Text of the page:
Rich Text in BC 23: a practical example

Hello reader, in this post I want to talk to you about a novelty that surely did not go unnoticed if you have already started working in BC 23.

I am referring to the possibility of inserting Rich Text fields (formatted text fields) into Business Central pages.

Before the release of BC 23, the only way to insert these fields was to develop a specific control-addin. With the new version of Microsoft Business Central 2023 wave 2, it is now possible to insert these fields on the page, paying attention to certain steps.

Indeed, the structure of the database has not changed, we always have to add a Blob field to the table to which we want to integrate a formatted text. What we need to do is add to the page where we want the formatted text to appear a Text type variable without length or BigText. Let’s see an example that will surely clarify the ideas.

Let’s suppose we want to add a formatted description to the item card page and store it in the table. First of all, we need to extend the Item table by adding a Blob field.

Then we create the page extension for the Item Card page as follows

One thing immediately catches the eye: the Blob field of the table extension was not added, but the ExtDesc variable which is a Text type variable without length. This variable, then, was inserted on the page as a field with the properties Multiline = true and ExtendedDataType = RichContent.

These two properties must be necessarily set, as well as a group (or a factbox, the important thing is that the field is alone) the field with the formatted text must be necessarily inserted.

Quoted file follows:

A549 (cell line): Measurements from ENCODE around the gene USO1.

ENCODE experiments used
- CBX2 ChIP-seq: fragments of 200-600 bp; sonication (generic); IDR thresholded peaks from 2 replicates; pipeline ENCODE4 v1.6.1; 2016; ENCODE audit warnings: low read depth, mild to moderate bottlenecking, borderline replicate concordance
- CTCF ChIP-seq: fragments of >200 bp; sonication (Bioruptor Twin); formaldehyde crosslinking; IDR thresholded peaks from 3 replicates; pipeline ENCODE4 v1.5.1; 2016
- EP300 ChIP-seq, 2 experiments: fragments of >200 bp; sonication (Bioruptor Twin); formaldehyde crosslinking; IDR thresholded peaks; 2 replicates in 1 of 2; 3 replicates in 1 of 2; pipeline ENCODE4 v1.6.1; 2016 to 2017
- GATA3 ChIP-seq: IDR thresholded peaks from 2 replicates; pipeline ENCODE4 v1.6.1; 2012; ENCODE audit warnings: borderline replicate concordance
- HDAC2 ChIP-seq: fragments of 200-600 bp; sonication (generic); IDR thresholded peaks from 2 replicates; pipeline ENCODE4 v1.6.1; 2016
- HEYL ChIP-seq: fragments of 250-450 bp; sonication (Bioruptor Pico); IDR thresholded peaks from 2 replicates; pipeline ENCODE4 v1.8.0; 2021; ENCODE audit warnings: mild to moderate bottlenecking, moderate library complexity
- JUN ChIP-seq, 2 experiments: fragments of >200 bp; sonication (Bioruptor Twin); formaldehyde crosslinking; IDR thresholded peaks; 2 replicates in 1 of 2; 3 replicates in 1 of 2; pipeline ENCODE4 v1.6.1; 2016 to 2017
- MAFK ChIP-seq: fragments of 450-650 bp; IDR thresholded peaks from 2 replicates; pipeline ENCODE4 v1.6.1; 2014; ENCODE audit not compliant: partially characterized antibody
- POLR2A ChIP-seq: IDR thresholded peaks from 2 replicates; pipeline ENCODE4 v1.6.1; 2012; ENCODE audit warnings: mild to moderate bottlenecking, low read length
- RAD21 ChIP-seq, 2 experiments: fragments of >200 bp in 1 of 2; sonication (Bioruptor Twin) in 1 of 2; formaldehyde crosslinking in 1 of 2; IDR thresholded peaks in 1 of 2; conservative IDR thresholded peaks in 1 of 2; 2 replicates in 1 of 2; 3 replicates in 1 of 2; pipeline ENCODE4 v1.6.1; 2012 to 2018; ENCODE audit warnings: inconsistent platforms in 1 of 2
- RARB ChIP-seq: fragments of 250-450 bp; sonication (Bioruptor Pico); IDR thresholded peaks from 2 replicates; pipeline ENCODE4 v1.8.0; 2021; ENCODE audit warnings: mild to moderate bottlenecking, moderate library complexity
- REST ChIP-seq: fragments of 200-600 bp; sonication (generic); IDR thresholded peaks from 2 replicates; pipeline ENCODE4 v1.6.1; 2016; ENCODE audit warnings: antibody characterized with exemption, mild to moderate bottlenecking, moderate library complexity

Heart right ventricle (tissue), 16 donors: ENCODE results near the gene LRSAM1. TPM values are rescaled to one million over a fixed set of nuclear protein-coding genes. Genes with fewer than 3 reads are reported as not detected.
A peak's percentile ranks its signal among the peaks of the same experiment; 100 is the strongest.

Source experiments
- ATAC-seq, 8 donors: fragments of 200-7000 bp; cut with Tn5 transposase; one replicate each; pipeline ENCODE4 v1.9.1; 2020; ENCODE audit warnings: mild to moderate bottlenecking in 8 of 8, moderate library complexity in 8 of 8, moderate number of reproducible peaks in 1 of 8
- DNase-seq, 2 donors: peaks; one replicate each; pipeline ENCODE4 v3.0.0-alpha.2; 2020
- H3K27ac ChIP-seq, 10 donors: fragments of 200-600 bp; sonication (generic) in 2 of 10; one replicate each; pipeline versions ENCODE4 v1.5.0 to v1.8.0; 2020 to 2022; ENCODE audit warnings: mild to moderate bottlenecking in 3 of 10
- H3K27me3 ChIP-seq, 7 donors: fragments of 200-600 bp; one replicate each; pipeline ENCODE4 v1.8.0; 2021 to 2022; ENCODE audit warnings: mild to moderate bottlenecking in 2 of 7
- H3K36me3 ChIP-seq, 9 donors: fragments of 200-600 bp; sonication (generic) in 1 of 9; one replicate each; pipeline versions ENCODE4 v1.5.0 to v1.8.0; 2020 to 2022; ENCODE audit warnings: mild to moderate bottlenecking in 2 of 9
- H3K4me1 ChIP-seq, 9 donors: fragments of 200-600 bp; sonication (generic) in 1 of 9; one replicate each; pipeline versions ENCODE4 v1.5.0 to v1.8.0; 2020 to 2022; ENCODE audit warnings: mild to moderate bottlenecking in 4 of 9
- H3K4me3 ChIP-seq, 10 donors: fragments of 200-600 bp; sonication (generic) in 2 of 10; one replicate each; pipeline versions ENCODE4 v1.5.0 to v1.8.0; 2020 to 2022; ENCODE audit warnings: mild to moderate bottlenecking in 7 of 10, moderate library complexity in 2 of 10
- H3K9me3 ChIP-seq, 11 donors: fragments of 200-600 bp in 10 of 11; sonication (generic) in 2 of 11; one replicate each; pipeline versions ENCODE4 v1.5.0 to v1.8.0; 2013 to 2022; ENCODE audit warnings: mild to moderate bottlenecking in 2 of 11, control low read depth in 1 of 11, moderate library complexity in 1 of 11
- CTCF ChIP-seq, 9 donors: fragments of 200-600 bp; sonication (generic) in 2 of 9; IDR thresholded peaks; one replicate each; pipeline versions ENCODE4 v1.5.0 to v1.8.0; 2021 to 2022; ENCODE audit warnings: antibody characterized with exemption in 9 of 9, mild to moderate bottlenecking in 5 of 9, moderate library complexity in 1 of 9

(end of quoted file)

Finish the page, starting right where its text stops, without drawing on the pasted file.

How to store and display the Blob field of the table? You will have noticed that I created a codeunit with the GetExtendedDescription and SetExtendedDescription function. Let’s see in detail what it is about.

As you can see, in the GetExtendedDescription function, we declare an Instream variable and write its content into the Text variable of the page and in this way we display the content of the field. While, to store any changes in the content, it is enough to declare an Outstream variable, through the Write instruction, write the outstream based on the field of the page and then save it in the table.

The result we get is as follows.

Simple, isn’t it? However, I must give you a piece of advice that applies in general to all Blob fields, don’t abuse them! The more Blob fields you put on the page, the more CalcFields instructions will have to be executed and performance will worsen; therefore, always try to optimize your views with these particular fields.

I hope this post has been useful for the development of your next apps with Microsoft Business Central.

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